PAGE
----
The opinion of the court was delivered by: Herndon, Chief Judge
Plaintiff, a federal prisoner confined at a halfway house in Marion, Illinois, operated by the Franklin-Williamson Human Services, Inc, (FWHS), brings this action for alleged deprivations of his federal statutory and constitutional rights. Plaintiff seeks declaratory, injunctive, and monetary relief against FWHS, the United States of America, and the Federal Bureau of Prisons (BOP).*fn1 This case is now before the Court for a preliminary review of the complaint pursuant to 28 U.S.C. §§ 1915(e)(2) and 1915A. Title 28 U.S.C. § 1915A provides:
(a) Screening.-- The court shall review, before docketing, if feasible or, in any event, as soon as practicable after docketing, a complaint in a civil action in which a prisoner seeks redress from a governmental entity or officer or employee of a governmental entity.
(b) Grounds for Dismissal.-- On review, the court shall identify cognizable claims or dismiss the complaint, or any portion of the complaint, if the complaint--
(1) is frivolous, malicious, or fails to state a claim on which relief may be granted; or
(2) seeks monetary relief from a defendant who is immune from such relief.
28 U.S.C. § 1915A.*fn2 An action or claim is frivolous if "it lacks an arguable basis either in law or in fact." Neitzke v. Williams, 490 U.S. 319, 325 (1989). An action fails to state a claim upon which relief can be granted if it does not plead "enough facts to state a claim to relief that is plausible on its face." Bell Atlantic Corp. v. Twombly, 127 S.Ct. 1955, 1974 (2007). Upon careful review of the complaint and the supporting exhibits, the Court finds that no claim in the original complaint may dismissed at this point in the litigation.
Plaintiff alleges that in May 2008, he was transferred from the United States Penitentiary located in Terre Haute, Indiana (USP-Terre Haute), to the FWHS halfway house in Marion, Illinois. Plaintiff challenges several of the conditions of his confinement at the halfway house including: restrictions on his right to freely practice his religion; having to pay for medical treatment; denial of adequate medical care; and a lack of due process in connection with disciplinary actions. Additionally, Plaintiff asserts that he is "currently disabled" and was initially informed that he would receive an exemption from a requirement to obtain employment and pay 25% of his earnings to the halfway house. Plaintiff claims, however, that he was subsequently informed that the halfway house does not accept those with disabilities and that every resident must work and make payments to the halfway house or be returned to prison. Plaintiff asserts that by requiring him to work - in spite of his disability - the halfway house is in violation of the Americans with Disabilities Act (ADA).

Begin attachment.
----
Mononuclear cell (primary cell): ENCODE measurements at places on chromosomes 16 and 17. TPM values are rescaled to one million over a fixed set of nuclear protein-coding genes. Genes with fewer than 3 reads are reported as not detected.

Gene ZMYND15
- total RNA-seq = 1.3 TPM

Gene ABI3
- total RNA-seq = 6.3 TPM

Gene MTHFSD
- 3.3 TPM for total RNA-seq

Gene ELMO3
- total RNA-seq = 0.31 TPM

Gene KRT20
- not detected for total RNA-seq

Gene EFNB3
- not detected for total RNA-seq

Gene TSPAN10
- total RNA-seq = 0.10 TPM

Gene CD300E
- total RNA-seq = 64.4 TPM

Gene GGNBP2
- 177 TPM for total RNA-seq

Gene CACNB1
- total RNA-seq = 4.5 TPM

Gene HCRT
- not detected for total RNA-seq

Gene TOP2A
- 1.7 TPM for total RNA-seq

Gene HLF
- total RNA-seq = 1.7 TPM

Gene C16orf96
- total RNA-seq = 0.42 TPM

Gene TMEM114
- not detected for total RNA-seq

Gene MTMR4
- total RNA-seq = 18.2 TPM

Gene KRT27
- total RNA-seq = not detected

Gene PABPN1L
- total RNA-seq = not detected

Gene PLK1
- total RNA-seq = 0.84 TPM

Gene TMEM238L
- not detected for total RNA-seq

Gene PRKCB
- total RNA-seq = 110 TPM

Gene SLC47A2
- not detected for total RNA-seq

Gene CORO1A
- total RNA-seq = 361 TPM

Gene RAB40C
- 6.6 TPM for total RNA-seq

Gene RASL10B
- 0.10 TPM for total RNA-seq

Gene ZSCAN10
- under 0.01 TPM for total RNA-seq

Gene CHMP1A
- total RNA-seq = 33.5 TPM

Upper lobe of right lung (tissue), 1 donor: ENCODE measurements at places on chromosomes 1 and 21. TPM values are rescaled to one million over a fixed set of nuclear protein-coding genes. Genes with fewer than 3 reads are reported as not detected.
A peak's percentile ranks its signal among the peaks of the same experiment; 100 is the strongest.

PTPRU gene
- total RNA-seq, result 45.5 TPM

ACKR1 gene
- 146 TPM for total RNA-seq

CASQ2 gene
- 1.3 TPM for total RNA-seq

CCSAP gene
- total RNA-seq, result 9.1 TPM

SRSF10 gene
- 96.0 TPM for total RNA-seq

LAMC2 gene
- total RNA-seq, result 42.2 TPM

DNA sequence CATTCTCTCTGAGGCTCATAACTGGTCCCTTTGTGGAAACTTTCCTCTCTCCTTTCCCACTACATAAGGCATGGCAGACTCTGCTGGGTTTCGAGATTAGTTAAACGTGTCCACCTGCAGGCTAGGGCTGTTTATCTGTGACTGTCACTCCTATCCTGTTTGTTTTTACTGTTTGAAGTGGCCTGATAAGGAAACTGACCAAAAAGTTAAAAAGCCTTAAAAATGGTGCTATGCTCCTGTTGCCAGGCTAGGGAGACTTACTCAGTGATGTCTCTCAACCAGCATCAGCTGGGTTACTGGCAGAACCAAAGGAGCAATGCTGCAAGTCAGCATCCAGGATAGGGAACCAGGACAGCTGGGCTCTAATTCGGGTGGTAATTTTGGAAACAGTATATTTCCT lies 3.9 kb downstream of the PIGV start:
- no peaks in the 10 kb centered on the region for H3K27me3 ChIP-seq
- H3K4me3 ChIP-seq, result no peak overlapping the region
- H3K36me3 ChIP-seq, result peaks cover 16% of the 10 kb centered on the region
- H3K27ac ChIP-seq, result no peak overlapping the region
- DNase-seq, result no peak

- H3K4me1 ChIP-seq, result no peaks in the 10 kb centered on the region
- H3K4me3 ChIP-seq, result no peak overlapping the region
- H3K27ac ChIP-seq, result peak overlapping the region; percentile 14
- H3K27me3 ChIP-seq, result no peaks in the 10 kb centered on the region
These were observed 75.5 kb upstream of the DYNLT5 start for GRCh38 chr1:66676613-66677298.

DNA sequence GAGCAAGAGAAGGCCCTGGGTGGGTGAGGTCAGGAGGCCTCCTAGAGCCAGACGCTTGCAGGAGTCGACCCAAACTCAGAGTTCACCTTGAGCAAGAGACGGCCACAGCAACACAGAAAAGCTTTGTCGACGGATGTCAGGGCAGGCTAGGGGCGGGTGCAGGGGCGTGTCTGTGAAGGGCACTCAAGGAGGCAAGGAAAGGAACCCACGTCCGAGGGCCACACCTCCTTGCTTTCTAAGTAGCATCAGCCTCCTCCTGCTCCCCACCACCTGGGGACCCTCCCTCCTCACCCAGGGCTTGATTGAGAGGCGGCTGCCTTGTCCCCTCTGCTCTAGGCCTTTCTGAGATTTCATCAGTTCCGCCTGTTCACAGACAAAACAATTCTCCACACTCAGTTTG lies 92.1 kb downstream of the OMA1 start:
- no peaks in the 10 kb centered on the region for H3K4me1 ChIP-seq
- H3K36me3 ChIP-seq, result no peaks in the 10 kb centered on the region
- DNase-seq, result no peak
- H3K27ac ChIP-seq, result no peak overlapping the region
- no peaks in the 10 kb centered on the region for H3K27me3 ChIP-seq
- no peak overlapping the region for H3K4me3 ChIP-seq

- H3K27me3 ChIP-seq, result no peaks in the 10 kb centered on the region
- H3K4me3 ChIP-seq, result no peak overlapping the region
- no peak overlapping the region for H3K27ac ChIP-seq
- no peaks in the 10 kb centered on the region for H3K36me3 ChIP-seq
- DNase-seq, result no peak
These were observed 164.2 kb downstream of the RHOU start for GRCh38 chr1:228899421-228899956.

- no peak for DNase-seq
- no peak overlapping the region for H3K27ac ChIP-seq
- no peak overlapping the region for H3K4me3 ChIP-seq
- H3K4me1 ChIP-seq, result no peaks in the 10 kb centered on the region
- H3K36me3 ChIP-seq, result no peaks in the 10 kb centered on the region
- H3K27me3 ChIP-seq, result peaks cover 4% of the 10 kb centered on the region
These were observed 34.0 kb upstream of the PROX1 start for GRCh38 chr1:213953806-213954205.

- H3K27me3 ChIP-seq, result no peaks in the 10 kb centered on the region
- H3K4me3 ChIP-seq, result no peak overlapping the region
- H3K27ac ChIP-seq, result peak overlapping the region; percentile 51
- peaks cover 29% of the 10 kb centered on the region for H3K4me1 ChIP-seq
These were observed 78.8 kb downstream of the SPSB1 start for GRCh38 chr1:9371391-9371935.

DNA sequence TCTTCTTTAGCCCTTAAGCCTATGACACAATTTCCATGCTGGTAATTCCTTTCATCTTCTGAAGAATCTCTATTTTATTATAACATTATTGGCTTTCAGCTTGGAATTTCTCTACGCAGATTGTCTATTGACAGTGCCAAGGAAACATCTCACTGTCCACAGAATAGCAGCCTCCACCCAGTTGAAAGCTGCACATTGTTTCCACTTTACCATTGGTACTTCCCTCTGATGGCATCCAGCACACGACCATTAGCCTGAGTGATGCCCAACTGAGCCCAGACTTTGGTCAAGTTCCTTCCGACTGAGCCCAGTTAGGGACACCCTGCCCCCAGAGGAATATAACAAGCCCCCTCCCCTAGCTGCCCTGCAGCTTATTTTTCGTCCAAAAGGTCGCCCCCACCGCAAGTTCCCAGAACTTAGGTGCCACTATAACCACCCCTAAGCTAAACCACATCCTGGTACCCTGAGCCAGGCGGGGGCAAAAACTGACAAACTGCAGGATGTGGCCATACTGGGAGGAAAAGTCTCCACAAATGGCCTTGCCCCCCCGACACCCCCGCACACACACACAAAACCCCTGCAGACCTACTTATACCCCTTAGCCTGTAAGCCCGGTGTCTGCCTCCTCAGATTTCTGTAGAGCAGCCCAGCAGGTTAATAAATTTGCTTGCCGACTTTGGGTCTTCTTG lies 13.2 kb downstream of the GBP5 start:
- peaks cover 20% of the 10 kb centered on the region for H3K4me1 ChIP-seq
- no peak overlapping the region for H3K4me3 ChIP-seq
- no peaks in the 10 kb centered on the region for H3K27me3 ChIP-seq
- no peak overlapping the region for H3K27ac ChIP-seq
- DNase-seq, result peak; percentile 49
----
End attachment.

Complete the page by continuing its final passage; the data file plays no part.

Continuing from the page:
Title 42 U.S.C. § 1997e provides in pertinent part that:
No action shall be brought with respect to prison conditions under section 1983 of this title, or any other Federal law, by a prisoner confined in any jail, prison, or other correctional facility until such administrative remedies as are available are exhausted.
Federal prisoners - including prisoners confined at a Contract Community Corrections Centers(i.e., a halfway house) - must raise grievances through the Bureau of Prisons' ("BOP") Administrative Remedy Program. See 28 C.F.R. §§ 542.10, et seq. The procedure requires the sequential filing of four forms. First, an inmate must file a form called a BP-8 with the prison staff. If the inmate is dissatisfied with the response he receives, he must file a BP-9 seeking administrative review with the warden. See 28 C.F.R. §§ 542.14(a). If the inmate is dissatisfied with the warden's resolution of his grievance, he has twenty days to file a BP-10 with the Bureau of Prisons' regional director. See 28 C.F.R. §§ 542.15(a). If the ...